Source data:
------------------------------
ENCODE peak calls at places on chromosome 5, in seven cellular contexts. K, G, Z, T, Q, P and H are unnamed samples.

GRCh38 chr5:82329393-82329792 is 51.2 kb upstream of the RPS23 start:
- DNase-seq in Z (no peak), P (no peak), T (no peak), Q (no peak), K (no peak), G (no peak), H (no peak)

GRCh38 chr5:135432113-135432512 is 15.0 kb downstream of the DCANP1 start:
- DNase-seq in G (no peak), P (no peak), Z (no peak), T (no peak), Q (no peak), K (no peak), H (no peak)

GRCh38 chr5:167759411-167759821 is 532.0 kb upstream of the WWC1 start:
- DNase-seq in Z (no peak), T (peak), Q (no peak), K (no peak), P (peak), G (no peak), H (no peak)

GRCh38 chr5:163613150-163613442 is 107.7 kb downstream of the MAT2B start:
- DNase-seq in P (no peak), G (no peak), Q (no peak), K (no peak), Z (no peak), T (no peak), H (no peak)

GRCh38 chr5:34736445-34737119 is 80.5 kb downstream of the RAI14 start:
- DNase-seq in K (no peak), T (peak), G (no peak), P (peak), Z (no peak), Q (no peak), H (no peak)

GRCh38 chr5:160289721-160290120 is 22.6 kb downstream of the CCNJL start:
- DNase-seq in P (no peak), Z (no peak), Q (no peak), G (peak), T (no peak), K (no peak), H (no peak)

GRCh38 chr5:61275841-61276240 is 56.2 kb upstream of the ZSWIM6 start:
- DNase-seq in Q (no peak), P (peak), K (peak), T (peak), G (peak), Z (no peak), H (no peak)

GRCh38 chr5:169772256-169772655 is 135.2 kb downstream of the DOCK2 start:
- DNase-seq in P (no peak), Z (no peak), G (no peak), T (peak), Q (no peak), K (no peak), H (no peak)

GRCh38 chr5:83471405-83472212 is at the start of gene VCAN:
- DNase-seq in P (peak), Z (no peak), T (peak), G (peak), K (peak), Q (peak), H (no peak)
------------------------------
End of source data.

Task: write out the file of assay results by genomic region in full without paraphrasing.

ENCODE peak calls at places on chromosome 5, in seven cellular contexts. K, G, Z, T, Q, P and H are unnamed samples.

GRCh38 chr5:82329393-82329792 is 51.2 kb upstream of the RPS23 start:
- DNase-seq in Z (no peak), P (no peak), T (no peak), Q (no peak), K (no peak), G (no peak), H (no peak)

GRCh38 chr5:135432113-135432512 is 15.0 kb downstream of the DCANP1 start:
- DNase-seq in G (no peak), P (no peak), Z (no peak), T (no peak), Q (no peak), K (no peak), H (no peak)

GRCh38 chr5:167759411-167759821 is 532.0 kb upstream of the WWC1 start:
- DNase-seq in Z (no peak), T (peak), Q (no peak), K (no peak), P (peak), G (no peak), H (no peak)

GRCh38 chr5:163613150-163613442 is 107.7 kb downstream of the MAT2B start:
- DNase-seq in P (no peak), G (no peak), Q (no peak), K (no peak), Z (no peak), T (no peak), H (no peak)

GRCh38 chr5:34736445-34737119 is 80.5 kb downstream of the RAI14 start:
- DNase-seq in K (no peak), T (peak), G (no peak), P (peak), Z (no peak), Q (no peak), H (no peak)

GRCh38 chr5:160289721-160290120 is 22.6 kb downstream of the CCNJL start:
- DNase-seq in P (no peak), Z (no peak), Q (no peak), G (peak), T (no peak), K (no peak), H (no peak)

GRCh38 chr5:61275841-61276240 is 56.2 kb upstream of the ZSWIM6 start:
- DNase-seq in Q (no peak), P (peak), K (peak), T (peak), G (peak), Z (no peak), H (no peak)

GRCh38 chr5:169772256-169772655 is 135.2 kb downstream of the DOCK2 start:
- DNase-seq in P (no peak), Z (no peak), G (no peak), T (peak), Q (no peak), K (no peak), H (no peak)

GRCh38 chr5:83471405-83472212 is at the start of gene VCAN:
- DNase-seq in P (peak), Z (no peak), T (peak), G (peak), K (peak), Q (peak), H (no peak)